Many potential whistleblowers with knowledge of money laundering and sanctions violations have chosen not to blow the whistle due to shortcomings in the recently established Anti-Money Laundering (AML) Whistleblower Program, advocacy group Taxpayers Against Fraud (TAF) alleges in a letter to Congress.
Since Congress established the AML Whistleblower Program with the passage of the Anti-Money Laundering of Act 2020 in January 2021, whistleblower advocates have been pushing for reforms to the program. On September 20, TAF continued the push by sending a letter to the members of the Senate Banking Committee ahead of its hearing “Tightening the Screws on Russia: Smart Sanctions, Economic Statecraft and Next Steps.”
Largely modeled off the Dodd-Frank Act (DFA), which established the highly successful Securities and Exchange Commission (SEC) Whistleblower Program, the AML Act established a whistleblower award program in order to incentivize and protect whistleblowers. However, the AML Act differed from the DFA in a number of key ways. Whistleblower advocates claim these discrepancies are undermining the program.
According to whistleblower advocates, two of the main shortcomings in the AML Whistleblower Program are the lack of a mandatory award minimum and the reliance on Congressional appropriations. In contrast, the DFA guarantees that a qualified whistleblower receives an award of at least 10% of the funds collected in an enforcement action connected to their disclosure and establishes a fund to finance whistleblower awards that is entirely financed through sanctions collected thanks to whistleblowers.
Particularly in the wake of Russia’s invasion of Ukraine, whistleblower advocates have also called for the AML Whistleblower Program to be expanded to cover whistleblowers exposing sanctions violations.
“Since the [AML] program came into existence, we have witnessed a flood of inquiries from potential whistleblowers, many with critical information concerning the misuse of the U.S. financial systems by international bad actors,” states TAF’s letter. “However, since the program in its current form is so limited—most notably by the lack of a minimum whistleblower award amount and the failure to include other money-laundering conduct outside of violations of the Bank Secrecy Act and sanctions violations— many of these potential whistleblowers have disappeared without ever telling the government their information. The personal risk to them to come forward was simply too high without a guarantee that their information would fit within the program.”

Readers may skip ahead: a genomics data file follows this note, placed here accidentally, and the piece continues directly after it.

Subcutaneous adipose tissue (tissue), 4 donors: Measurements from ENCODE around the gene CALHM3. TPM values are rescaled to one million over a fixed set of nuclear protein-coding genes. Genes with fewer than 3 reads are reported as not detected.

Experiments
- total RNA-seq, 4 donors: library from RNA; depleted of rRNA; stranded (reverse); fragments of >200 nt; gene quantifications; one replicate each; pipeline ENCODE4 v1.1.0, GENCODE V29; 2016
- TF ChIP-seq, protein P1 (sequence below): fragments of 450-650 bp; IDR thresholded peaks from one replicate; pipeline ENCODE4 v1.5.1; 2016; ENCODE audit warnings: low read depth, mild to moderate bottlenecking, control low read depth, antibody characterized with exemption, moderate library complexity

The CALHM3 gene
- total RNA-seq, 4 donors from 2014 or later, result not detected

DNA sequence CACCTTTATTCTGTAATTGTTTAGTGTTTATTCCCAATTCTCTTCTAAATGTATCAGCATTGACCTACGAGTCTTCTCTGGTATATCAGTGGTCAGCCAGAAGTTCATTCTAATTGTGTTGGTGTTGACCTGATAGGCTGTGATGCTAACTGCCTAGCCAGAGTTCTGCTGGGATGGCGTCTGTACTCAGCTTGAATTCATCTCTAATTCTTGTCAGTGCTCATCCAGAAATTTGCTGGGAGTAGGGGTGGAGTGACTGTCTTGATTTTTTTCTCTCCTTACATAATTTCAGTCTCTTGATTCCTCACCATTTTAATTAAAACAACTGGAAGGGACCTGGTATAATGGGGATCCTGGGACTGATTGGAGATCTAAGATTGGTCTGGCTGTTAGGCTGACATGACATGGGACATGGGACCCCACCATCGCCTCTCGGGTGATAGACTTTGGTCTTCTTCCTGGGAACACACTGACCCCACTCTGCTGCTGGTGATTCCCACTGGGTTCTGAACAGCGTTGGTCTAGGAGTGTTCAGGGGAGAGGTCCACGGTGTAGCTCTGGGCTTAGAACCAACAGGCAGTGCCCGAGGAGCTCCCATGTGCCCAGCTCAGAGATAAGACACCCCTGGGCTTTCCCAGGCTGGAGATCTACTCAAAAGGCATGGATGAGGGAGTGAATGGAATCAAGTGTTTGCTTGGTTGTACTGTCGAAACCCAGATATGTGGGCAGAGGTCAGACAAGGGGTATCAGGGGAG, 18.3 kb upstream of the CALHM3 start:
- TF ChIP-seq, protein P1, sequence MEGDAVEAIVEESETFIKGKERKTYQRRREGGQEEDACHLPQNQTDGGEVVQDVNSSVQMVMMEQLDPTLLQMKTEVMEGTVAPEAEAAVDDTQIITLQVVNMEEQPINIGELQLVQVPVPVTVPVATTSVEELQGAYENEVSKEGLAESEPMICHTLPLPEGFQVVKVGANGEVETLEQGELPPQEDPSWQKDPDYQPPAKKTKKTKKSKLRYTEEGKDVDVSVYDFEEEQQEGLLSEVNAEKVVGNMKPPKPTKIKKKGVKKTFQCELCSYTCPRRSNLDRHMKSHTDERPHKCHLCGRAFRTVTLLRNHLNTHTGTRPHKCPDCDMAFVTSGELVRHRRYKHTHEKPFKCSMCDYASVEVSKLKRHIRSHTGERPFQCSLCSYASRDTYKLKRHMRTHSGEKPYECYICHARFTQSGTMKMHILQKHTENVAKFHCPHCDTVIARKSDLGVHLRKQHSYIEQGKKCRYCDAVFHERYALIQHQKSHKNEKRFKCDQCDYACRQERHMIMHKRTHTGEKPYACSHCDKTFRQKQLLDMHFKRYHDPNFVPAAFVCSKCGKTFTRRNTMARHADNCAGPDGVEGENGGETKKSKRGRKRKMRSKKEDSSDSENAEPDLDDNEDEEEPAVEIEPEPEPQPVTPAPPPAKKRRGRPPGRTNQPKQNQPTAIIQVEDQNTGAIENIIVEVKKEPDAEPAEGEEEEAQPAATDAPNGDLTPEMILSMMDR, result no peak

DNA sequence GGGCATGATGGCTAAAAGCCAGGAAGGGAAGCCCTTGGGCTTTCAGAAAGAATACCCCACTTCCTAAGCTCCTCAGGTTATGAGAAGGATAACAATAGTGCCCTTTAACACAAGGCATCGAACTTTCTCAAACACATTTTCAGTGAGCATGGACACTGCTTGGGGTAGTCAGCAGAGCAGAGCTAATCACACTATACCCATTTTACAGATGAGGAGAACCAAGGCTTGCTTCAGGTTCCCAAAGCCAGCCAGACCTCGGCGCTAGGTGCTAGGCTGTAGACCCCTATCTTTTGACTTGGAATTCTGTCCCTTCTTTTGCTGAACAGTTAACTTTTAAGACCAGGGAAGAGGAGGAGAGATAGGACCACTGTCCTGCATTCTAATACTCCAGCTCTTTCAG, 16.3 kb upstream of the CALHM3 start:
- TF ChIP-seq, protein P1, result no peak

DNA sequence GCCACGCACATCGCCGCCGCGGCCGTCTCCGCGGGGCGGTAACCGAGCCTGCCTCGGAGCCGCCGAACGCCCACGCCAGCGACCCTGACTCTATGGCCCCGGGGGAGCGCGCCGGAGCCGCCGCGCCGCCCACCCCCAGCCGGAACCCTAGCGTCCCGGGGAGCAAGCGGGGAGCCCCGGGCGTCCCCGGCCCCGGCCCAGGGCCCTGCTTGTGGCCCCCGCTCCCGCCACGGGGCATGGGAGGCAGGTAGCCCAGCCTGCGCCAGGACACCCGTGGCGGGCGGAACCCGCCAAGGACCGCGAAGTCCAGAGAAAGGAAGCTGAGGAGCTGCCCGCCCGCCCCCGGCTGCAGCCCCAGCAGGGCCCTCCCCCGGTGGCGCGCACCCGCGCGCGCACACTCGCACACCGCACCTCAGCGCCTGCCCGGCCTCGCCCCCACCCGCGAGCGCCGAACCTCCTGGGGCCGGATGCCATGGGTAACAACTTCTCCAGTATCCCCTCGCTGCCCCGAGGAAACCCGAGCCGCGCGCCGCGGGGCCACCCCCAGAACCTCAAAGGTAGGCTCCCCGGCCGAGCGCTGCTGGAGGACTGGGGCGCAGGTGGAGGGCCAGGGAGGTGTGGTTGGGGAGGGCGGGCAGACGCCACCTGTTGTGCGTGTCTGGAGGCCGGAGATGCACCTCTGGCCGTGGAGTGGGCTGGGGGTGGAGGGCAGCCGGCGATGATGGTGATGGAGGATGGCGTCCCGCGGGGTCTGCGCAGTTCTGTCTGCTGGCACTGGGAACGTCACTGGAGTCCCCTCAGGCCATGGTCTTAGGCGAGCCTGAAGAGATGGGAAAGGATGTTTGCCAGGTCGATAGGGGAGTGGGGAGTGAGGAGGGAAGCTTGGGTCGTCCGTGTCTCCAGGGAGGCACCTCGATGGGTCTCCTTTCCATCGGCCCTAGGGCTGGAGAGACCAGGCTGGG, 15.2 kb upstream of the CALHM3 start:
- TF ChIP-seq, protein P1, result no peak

According to the letter, similar concerns have been raised by TAF’s sister organization Taxpayers Against Fraud Education Fund (TAFEF). The letter lists examples of individuals who had contacted TAFEF-affiliated lawyers but decided not to blow the whistle given the current state of the AML Whistleblower Program:
- “An investment advisor who knew of a Russian government official using U.S. shell corporations to move millions from a Swiss bank account to another bank account;
- A whistleblower with information regarding a sanctioned individual with ties to Russian and Belarussian regimes who moved hundreds of millions of dollars through a series of banks, including cycling through a U.S. bank, before burying the cleaned money offshore;
- A whistleblower who knew of a far-reaching scheme by a series of banks in Russia and elsewhere to help Russian government officials create seemingly legitimate transactions to facilitate the movement of money out of the region.”
The letter states: “These potential whistleblowers would have stepped forward and brought their information to the U.S. Government if our TAFEF attorney-members had been able to promise that their information qualified for the program; that they had sufficient protections under the law; and that they would receive a reward, if the Government succeeded in bringing an action based on their information. None of those promises could be made.”
TAF concludes the letter by calling for the passage of S.3316, a bipartisan Senate amendment to the AML Act cosponsored by Senators Chuck Grassley (R-IA), Raphael Warnock (D-GA), and Elizabeth Warren (D-MA). The amendment, which is widely supported by whistleblower advocates, establishes a mandatory minimum award payment and a fund to pay whistleblower awards and expands the program to cover sanctions violations.
On June 22, the U.S. House Committee on Financial Services voted unanimously by voice to approve H.R. 7195, a House version of the bill. H.R. 7195 is cosponsored by Representatives Alma Adams (D-NC) and Anthony Gonzalez (R-OH).